This is one of the most difficult aspects of a disciplinary process, and is the part that is most closely scrutinised by the Authority or the Court. In order for any disciplinary action to be justifiable in terms of the Employment Relations Act 2000, the outcome needs to be considered consistent with “what a fair and reasonable employer could do in all the circumstances” – see the test of justification under s 103A.
Forecasts indicate that labour costs are expected to increase only slowly to 2.2 percent for the year ending June 2017.
The Employment Relations Authority (ERA) has ordered three Hawke’s Bay horticulture contractor businesses to pay a total of $22,500 in penalties for failure to provide employment records to the Labour Inspector.
We’re doing the hard work for you! Prior to commencing a disciplinary process with an employee, there are many steps the employer needs to take in order to initiate a thorough and fair disciplinary process. Getting the prep work wrong can be fatal to the process so we’ve put together a checklist for you to help get you started in the right direction.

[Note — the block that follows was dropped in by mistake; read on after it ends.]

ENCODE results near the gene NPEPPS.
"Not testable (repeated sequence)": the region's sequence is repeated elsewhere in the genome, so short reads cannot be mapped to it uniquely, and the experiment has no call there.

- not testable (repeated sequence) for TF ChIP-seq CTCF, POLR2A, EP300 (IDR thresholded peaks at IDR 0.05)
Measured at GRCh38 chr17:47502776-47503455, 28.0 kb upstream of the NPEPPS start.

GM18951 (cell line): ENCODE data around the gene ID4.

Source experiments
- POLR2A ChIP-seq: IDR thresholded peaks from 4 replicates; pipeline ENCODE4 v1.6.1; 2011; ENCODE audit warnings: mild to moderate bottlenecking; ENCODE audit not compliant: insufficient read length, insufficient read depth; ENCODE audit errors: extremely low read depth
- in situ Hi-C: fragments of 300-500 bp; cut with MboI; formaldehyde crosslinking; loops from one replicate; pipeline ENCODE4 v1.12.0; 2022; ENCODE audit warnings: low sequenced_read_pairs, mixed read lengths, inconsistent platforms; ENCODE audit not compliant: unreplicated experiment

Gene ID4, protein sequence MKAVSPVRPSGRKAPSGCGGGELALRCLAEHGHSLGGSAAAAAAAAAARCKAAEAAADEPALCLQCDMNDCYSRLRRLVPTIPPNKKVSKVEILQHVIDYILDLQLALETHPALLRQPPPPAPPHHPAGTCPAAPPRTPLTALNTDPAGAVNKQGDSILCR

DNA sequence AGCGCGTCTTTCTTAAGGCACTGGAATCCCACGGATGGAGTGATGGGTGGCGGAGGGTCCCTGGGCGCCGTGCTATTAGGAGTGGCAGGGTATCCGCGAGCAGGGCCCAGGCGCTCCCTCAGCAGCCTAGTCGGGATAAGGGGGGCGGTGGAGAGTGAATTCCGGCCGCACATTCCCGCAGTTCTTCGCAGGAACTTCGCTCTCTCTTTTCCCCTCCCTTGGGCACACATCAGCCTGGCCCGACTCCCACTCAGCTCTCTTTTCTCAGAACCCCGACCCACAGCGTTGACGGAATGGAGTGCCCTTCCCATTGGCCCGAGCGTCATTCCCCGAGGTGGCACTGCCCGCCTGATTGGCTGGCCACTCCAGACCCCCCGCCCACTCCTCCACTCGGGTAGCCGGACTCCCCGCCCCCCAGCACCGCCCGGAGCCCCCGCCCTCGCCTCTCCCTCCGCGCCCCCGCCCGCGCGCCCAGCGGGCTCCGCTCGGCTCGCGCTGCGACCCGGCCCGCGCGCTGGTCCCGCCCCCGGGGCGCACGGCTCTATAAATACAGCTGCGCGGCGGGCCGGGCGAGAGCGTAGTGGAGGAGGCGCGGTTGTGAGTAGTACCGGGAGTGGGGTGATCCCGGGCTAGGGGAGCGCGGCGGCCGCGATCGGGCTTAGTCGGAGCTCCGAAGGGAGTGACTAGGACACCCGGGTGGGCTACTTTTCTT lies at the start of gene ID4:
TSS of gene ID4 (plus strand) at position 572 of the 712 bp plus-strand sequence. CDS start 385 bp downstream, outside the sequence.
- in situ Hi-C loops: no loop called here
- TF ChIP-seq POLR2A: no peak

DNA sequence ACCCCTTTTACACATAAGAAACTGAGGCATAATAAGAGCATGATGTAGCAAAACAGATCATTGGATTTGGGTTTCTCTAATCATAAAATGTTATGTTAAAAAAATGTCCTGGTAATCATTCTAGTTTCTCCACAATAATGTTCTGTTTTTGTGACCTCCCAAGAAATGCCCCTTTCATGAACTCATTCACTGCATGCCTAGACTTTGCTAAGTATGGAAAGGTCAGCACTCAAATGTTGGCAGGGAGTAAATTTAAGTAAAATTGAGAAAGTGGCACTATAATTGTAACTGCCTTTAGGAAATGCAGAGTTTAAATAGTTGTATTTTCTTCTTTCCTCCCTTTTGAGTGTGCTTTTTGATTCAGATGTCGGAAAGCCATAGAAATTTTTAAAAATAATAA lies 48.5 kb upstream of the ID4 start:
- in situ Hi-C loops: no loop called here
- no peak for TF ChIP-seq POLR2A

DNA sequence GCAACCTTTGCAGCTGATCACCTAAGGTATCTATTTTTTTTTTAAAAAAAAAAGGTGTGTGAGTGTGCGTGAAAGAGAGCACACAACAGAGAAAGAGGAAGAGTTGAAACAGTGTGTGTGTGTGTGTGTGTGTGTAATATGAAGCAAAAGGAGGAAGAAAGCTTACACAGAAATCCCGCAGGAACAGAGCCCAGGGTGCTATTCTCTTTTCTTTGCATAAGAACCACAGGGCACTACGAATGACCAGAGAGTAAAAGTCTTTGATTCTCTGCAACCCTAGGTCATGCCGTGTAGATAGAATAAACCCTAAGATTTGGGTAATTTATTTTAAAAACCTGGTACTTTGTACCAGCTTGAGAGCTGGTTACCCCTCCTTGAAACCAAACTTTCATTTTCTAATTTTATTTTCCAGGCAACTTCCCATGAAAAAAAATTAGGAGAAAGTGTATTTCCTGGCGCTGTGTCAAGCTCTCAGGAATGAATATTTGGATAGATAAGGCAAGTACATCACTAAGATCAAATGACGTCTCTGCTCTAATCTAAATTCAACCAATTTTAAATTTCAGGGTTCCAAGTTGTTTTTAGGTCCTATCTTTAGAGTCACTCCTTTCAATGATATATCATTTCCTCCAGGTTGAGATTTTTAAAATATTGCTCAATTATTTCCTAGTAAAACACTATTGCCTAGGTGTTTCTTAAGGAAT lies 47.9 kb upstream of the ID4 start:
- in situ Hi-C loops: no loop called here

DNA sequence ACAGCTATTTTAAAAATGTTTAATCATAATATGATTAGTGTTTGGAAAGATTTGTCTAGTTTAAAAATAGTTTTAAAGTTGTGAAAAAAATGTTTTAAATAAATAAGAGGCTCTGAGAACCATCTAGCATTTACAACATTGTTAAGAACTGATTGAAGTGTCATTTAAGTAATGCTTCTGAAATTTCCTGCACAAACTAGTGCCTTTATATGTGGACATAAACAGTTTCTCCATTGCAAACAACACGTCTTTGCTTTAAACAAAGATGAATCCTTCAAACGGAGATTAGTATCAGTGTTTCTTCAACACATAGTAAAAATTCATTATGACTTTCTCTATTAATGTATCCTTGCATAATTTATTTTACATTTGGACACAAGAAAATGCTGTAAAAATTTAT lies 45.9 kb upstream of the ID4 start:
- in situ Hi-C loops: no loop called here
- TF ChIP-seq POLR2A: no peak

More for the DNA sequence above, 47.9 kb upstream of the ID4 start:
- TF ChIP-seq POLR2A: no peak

A major factor in deciding whether to bring a personal grievance will be the potential costs faced. Even if an employee succeeds, costs awarded are unlikely to cover the actual costs incurred. Further, the employer will also incur significant costs in defending a personal grievance, even when a case is of little merit. This is where a “without prejudice save as to costs” offer (“Calderbank”) can be useful.